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    Wednesday Is New Comic Book Day! (6-24-09)

    By | June 25th, 2009
    Posted in Reviews | % Comments

    IMPORTANT NOTE: Starting next week, Wednesday Is New Comic Book Day! will be shortened down and shared between both David and myself. This is in an effort to weed out the books no one really cares about and just stick to concise and informative reviews of big titles. I have started the trend by removing all “pending” titles, and while I will still update periodically with new reviews, in the future it will be a bit more manageable.

    Every Wednesday to geeks like me across the country is the best day of the week. Being able to go through a long day of school or work and then coming home to read adventures of your favorite heroes and villains is a reward in and of itself. It only makes sense that every Thursday, then, we have a weekly article talking about what we’ve read that week. While I can’t speak for the other writers of this site, I, your humble host, will most definitely be writing every Thursday my impressions of the books I’ve been reading.

    For the record, I usually spend about $30-$60 on comics a week, so forgive me if I am a little slow. I promise I will always deliver, though. I’ll just have to do it in small bits and pieces and write as I read. So without further ado,

    Note: You’ll notice there is no one specific recommended book this week. This is because there are so many good books out this week it was too hard to pick. If you are wondering what are must pick ups, however, I’d tell you to get Green Lantern, Uncanny X-Men, Secret Warriors, Thor, and X-Factor. These are my favorites so far.

    Other note: I don’t know why, but I noticed that I breezed through a lot of comics this week. Maybe it was the large two-page art, or perhaps it was the heavy action oriented sequences, but I spent much less time reading such a large stack of comics. Just a random thought.

    Amazing Spider-Man #598
    Oh, Spider-Man. On the one hand, I think this book is really great. I really enjoy the American Son arc. All the interactions with Norman Osborn are great and really show what a devil he is, as compared to other books where he either comes off as just a pompous and arrogant ass or a “misunderstood” citizen. In the last issue, we left off with him flat out shooting Spider-Man in the head at point blank range. Obviously, we knew there would be some twist to it because how can anyone kill off Spider-Man like this? And the twist presented is really great in my opinion. It sets it up for a lot of humor on Spidey’s part, dispite the fact he had just been shot in the head and is subsequently tortured. There is one really great sequence with Bullseye that had me laughing pretty hard. However, on the other hand, I really don’t care for Menace/Lily. As far as all the new characters go, I think she was one of the worst, and not only does she make the cover of this issue hard to look at, but her inclusion in this issue just proves me right in consistently disliking her. I think that when Menace was a more abstract character with no identity, s/he was much more tolerable. Lily, however, has always been on the bottom of my care list, and this issue doesn’t change anything about my feelings toward her. It’s nice to see Harry Osborn step up to the plate for the first time since Brand New Day, though, (discluding his brief stint in the suit at the end of Character Assassination), and I still like the American Son idea. I think that the next issue will be interesting based on where this follows, however I do think that it will ultimately disappoint because no matter what, we know Dark Reign continues, so whatever retribution Spider-Man delivers will ultimately end in Spider-Man being the true loser, which is unfortunate. We’ll get there as we get there, though.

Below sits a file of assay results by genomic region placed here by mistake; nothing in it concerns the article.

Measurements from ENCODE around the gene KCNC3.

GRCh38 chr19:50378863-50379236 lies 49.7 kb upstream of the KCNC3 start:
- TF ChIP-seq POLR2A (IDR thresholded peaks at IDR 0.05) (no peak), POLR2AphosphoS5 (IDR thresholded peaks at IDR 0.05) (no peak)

Daredevil #119
    There is one thing about Ed Brubaker’s writing that I really truly love, and that is that by the end of his stories, it always comes full circle. We started our adventure in Daredevil with Matt Murdock behind bars together, and now we come to our ending with both of them out on the street and working together. But to what end? In this issue, one away from Brubaker’s finale with issue #500, most of the twists of this plot begin to truly take form. Who is allied with who? Who has been a rat all along? I think that, for the most part, it should come as no surprise to anyone exactly what some of the characters motives have been, but just like a good penultimate issue should, it sets everyone up for a big finale. It makes me sad to see this series coming to it’s conclusion with Brubaker, but at least I can’t complain against his work. All of it has been solid, and this issue is no different. I’ll say that this issue is definitely the slowest issue so far, though. Not a lot technically happens. As I said, it merely goes to set up the big finale, but even in that I think it succeeds far more than most series end up succeeding with an issue like this. Brubaker is one of the few who can really pull off a slow paced issue like this and make it just as intriguing as any other that is filled with intense action and betrayal. I get the feeling that Daredevil has been over looked by a lot of people because comic stores I frequent continually don’t carry it, and that’s unfortunate. But if I have any say in it, I’d highly recommend you go catch up on what has been going on in Daredevil with a Brubaker Omnibus or something, because this finale is sure to be dynamite.

    Continued below

    Dark Avengers #6